When someone borrows money, what he or she is actually doing is selling (the technical term is "issuing") a security, usually called a "bill," a "note," or a "bond" (the exact term depends upon the length of time to maturity of the instrument under consideration). So when the United States government borrows money, it does so by selling (i.e., "issuing") so-called "Treasury" debt instruments. Our U.S. Treasury holds regular auctions where buyers from around the world have the opportunity to bid for these debt instruments. In other words, people, institutions, and countries come to these Treasury auctions bidding for the right to lend our government the money it can't raise through taxes to pay its bills.

Generally speaking, the Chinese are regular participants in these auctions. So are the Arabs and other nations that have dollar foreign reserves they need to use. Essentially, then, what these buyers are doing is trading greenbacks for a "close substitute," government debt instruments.

Think about it this way: a dollar is a "Federal Reserve Note," an intermediate-term debt instrument issued by the semi-autonomous Federal Reserve Bank. The United States of America, through its government, guarantees that loan paper with its full faith and credit. The Treasury instruments are loan paper, too, but they're directly issued by the United States government. Hence, the greenbacks and the Treasury paper are rather close substitutes to investors, since both are as safe as any investment could be: at their essence, both are backed by the full faith and credit of the sovereign republic of the United States of America, which can satisfy its debts (to the extent that it so chooses) through taxes on the productive output of the largest economy in the world. Therefore, the Chinese are buying Treasury instruments—a claim on American assets—with the greenbacks—again, a claim on American assets—they earn through trade. Hence, the Chinese end up having a claim on American assets through their legal claim on cash flows promised in loans taken out by the U.S. government.

Of course, the Chinese don't buy just government debt; they go for the quasi-private paper, too.

The secondary mortgage market is a great example of where private debt instruments backed by the U.S. government or agencies thereof are sold. In a simplified nutshell, here's how a secondary mortgage market works.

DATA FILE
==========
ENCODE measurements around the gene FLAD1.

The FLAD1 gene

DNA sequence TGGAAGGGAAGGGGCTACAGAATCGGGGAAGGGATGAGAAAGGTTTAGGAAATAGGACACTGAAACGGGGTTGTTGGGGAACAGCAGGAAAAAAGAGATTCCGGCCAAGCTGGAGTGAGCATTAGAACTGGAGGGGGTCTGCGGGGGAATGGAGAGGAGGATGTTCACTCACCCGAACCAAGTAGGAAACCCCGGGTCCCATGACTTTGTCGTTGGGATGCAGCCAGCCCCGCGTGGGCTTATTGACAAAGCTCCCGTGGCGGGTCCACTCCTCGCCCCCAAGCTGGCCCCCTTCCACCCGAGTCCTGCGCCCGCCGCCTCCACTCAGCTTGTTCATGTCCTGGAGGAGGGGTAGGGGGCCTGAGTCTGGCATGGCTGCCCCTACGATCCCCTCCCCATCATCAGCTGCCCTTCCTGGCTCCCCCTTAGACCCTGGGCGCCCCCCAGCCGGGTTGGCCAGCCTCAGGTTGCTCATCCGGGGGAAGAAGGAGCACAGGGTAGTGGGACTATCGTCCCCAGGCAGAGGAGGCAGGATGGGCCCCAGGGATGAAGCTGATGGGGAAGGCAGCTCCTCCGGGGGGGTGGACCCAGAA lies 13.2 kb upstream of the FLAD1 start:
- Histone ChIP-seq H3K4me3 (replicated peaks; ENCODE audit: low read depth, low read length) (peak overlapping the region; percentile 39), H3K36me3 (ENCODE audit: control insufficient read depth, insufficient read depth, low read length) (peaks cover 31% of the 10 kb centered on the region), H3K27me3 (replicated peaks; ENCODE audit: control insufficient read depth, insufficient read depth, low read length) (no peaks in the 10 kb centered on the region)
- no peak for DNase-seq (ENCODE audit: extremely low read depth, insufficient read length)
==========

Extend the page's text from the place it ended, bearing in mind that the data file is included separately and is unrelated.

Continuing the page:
A person goes to a bank to secure a loan to buy a house, and the bank agrees. The bank has the home buyer sign a "promissory note" that represents the borrower's obligation to pay the loan back, usually in installments, with interest. The borrower also signs a "mortgage agreement" that backs the promise to pay with the obligation to surrender the home in the event of default on some or all of the promissory note covenants, the most important of which are the covenants having to do with timely payments (although other covenants can be violated by the mortgagee that would trigger a "call" on the note).

Together, the promissory note and the mortgage agreement represent not just a contract, but a special security: what has happened is that the borrower has actually issued a standardized, if somewhat complicated, "bond" (a long-term debt instrument), which the lender has pre-arranged to purchase under the terms of the lending agreement.

From a financial perspective, that's what has happened, and the bank is now the "holder" of the bond; but it has no intention whatsoever of being for very long in that kind of relationship with the issuer (the homebuyer/borrower) of the bond. The bank is going to unload that bond very quickly, and it does so by bundling that bond with a bunch of others it has recently purchased (a number of other mortgage loans it has made) and selling them to one of several secondary mortgage market companies, which are for the most part nothing more than wholly-owned entities within agencies of the U.S. government. The one to which the bundle is sold depends upon the particulars of the mortgages in the bundle, as in what agency of the government underwrote or backed the original loan: "Ginnie Mae" is the Government National Mortgage Association; "Fannie Mae" is the Federal National Mortgage Association; "Freddie Mac" is the Federal Home Loan Mortgage Corporation; and so on. Even a student loan, another type of fairly long-term loan backed by the federal government, has a secondary market: it's called "Sallie Mae."